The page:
Finally, it was time for the biopsy. Before I went in for the procedure, my nurse started giving me medication through my IV to calm me down. I remember laughing all the way to the surgery room. My dad wasn’t able to be there at the hospital with me, so I had a stuffed elephant that he had given to me right beside me at every moment. As I was pushed into the room, I saw my name on a window that led into an adjacent room. Then, the anesthesiologist lifted my hand to administer the medication that would keep me asleep for the process. I remember seeing him do that but then everything disappeared. When I woke up, I was in a different room with my mom and a nurse. I had a cup of water in my hand. The next thing I remember was being pushed in a wheelchair and out to the car. I was not allowed to participate in volleyball or PE for about a week because the doctors didn’t want to risk me opening up the cut and they also wanted to give my liver time to heal. All of the nurses and doctors that helped me that day were amazing. I appreciate every single one of them for helping me through that process. If I needed to, I would get another biopsy because they really aren’t that bad. The more nervous you are the worse it is so the best thing to do is get your emotions out instead of keeping all of them stuck inside of you.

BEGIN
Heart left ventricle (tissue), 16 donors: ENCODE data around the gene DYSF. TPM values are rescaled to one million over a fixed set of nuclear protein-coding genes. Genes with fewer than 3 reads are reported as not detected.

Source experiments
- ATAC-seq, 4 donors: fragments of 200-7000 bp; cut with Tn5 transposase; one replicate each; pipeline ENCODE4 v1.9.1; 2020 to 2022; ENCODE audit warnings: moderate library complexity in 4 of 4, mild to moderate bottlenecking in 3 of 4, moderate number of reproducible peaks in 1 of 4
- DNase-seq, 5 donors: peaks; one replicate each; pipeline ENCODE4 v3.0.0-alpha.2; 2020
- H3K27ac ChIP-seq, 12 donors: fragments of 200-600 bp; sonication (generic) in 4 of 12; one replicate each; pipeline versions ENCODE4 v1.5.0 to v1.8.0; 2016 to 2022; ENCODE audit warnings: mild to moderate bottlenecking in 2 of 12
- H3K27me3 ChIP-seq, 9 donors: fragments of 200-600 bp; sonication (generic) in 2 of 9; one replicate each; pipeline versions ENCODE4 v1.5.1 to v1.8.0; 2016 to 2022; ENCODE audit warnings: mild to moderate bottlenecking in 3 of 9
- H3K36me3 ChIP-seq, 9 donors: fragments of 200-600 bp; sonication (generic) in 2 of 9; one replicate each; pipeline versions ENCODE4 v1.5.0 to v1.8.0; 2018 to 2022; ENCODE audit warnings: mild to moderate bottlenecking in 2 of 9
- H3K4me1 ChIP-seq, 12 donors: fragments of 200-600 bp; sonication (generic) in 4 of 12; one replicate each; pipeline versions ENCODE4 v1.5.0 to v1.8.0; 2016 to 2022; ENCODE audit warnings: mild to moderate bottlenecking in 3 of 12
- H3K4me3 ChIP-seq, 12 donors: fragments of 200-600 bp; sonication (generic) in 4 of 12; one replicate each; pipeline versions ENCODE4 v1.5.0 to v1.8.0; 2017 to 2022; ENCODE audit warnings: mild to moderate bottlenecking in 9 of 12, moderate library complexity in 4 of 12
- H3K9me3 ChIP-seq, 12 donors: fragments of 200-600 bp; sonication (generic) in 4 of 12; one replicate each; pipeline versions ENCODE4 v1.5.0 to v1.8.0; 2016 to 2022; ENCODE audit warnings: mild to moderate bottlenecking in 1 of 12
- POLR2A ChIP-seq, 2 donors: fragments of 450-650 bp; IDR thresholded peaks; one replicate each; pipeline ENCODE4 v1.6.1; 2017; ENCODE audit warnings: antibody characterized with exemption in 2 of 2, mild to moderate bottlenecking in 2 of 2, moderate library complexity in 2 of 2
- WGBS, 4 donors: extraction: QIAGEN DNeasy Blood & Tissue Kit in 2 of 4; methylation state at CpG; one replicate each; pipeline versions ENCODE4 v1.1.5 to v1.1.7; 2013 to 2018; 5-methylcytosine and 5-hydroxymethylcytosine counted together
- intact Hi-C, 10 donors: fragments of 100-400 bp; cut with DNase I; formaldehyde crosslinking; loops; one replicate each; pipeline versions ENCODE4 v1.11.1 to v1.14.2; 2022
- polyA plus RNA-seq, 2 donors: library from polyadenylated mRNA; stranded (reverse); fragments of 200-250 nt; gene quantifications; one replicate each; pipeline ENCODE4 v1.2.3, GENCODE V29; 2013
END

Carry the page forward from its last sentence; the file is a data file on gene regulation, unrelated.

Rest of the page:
February 14th, 2020 was the day I learned I have auto-immune hepatitis. I was in shock at hearing this because I didn’t think that something like this would ever happen to me. I wasn’t sad at all, but I just didn’t know what this meant for me in the future. When I asked, I was told that I would probably always have this disease. I had so many questions, but I really wanted to know what the next step would be for me. There is no current cure for autoimmune hepatitis, but I am hoping that one day doctors will be able to find a cure for auto-immune diseases like mine.